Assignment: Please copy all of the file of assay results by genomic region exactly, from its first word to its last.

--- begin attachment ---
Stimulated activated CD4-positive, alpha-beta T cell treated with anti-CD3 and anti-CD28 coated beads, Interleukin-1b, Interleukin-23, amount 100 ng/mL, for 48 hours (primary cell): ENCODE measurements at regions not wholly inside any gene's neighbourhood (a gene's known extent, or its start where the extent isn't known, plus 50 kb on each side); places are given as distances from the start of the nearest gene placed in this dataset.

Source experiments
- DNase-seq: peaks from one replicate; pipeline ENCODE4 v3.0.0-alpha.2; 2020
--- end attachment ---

Stimulated activated CD4-positive, alpha-beta T cell treated with anti-CD3 and anti-CD28 coated beads, Interleukin-1b, Interleukin-23, amount 100 ng/mL, for 48 hours (primary cell): ENCODE measurements at regions not wholly inside any gene's neighbourhood (a gene's known extent, or its start where the extent isn't known, plus 50 kb on each side); places are given as distances from the start of the nearest gene placed in this dataset.

Source experiments
- DNase-seq: peaks from one replicate; pipeline ENCODE4 v3.0.0-alpha.2; 2020